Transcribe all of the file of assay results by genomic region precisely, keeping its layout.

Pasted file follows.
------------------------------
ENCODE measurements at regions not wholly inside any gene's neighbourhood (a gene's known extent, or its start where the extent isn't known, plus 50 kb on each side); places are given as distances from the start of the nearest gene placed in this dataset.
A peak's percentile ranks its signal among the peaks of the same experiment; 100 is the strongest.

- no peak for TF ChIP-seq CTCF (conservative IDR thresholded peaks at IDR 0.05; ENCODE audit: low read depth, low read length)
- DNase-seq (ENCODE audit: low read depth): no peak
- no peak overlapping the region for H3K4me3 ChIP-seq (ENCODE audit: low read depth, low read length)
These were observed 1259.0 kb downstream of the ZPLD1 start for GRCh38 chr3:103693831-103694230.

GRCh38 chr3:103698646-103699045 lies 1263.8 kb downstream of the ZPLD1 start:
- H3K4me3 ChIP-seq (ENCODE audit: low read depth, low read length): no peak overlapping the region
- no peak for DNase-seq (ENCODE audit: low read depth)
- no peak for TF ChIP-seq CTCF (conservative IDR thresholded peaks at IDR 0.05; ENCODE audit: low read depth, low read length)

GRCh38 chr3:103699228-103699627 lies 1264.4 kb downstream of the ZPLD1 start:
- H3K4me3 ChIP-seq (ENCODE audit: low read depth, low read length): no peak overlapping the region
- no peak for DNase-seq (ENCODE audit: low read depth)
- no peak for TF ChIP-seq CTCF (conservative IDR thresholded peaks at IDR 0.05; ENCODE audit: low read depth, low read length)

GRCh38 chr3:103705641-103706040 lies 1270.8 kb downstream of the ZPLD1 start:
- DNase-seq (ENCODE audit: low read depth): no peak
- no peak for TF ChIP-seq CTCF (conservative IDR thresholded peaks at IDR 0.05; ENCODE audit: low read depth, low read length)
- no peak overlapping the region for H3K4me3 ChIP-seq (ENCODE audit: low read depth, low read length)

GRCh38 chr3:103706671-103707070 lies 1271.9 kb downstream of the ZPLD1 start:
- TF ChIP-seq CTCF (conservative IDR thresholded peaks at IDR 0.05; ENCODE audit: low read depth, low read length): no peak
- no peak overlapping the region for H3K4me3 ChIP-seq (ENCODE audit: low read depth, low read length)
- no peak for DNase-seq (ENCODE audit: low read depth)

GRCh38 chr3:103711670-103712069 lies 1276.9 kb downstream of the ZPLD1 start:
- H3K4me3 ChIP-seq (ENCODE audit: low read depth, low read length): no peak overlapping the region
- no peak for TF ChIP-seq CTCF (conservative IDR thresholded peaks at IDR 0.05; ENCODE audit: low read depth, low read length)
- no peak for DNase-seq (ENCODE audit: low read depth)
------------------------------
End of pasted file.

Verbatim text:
ENCODE measurements at regions not wholly inside any gene's neighbourhood (a gene's known extent, or its start where the extent isn't known, plus 50 kb on each side); places are given as distances from the start of the nearest gene placed in this dataset.
A peak's percentile ranks its signal among the peaks of the same experiment; 100 is the strongest.

- no peak for TF ChIP-seq CTCF (conservative IDR thresholded peaks at IDR 0.05; ENCODE audit: low read depth, low read length)
- DNase-seq (ENCODE audit: low read depth): no peak
- no peak overlapping the region for H3K4me3 ChIP-seq (ENCODE audit: low read depth, low read length)
These were observed 1259.0 kb downstream of the ZPLD1 start for GRCh38 chr3:103693831-103694230.

GRCh38 chr3:103698646-103699045 lies 1263.8 kb downstream of the ZPLD1 start:
- H3K4me3 ChIP-seq (ENCODE audit: low read depth, low read length): no peak overlapping the region
- no peak for DNase-seq (ENCODE audit: low read depth)
- no peak for TF ChIP-seq CTCF (conservative IDR thresholded peaks at IDR 0.05; ENCODE audit: low read depth, low read length)

GRCh38 chr3:103699228-103699627 lies 1264.4 kb downstream of the ZPLD1 start:
- H3K4me3 ChIP-seq (ENCODE audit: low read depth, low read length): no peak overlapping the region
- no peak for DNase-seq (ENCODE audit: low read depth)
- no peak for TF ChIP-seq CTCF (conservative IDR thresholded peaks at IDR 0.05; ENCODE audit: low read depth, low read length)

GRCh38 chr3:103705641-103706040 lies 1270.8 kb downstream of the ZPLD1 start:
- DNase-seq (ENCODE audit: low read depth): no peak
- no peak for TF ChIP-seq CTCF (conservative IDR thresholded peaks at IDR 0.05; ENCODE audit: low read depth, low read length)
- no peak overlapping the region for H3K4me3 ChIP-seq (ENCODE audit: low read depth, low read length)

GRCh38 chr3:103706671-103707070 lies 1271.9 kb downstream of the ZPLD1 start:
- TF ChIP-seq CTCF (conservative IDR thresholded peaks at IDR 0.05; ENCODE audit: low read depth, low read length): no peak
- no peak overlapping the region for H3K4me3 ChIP-seq (ENCODE audit: low read depth, low read length)
- no peak for DNase-seq (ENCODE audit: low read depth)

GRCh38 chr3:103711670-103712069 lies 1276.9 kb downstream of the ZPLD1 start:
- H3K4me3 ChIP-seq (ENCODE audit: low read depth, low read length): no peak overlapping the region
- no peak for TF ChIP-seq CTCF (conservative IDR thresholded peaks at IDR 0.05; ENCODE audit: low read depth, low read length)
- no peak for DNase-seq (ENCODE audit: low read depth)